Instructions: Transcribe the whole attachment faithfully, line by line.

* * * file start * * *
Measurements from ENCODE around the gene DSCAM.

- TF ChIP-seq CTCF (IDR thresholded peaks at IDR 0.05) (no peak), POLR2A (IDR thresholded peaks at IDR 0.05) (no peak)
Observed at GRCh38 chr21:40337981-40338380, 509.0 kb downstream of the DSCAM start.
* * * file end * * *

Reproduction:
Measurements from ENCODE around the gene DSCAM.

- TF ChIP-seq CTCF (IDR thresholded peaks at IDR 0.05) (no peak), POLR2A (IDR thresholded peaks at IDR 0.05) (no peak)
Observed at GRCh38 chr21:40337981-40338380, 509.0 kb downstream of the DSCAM start.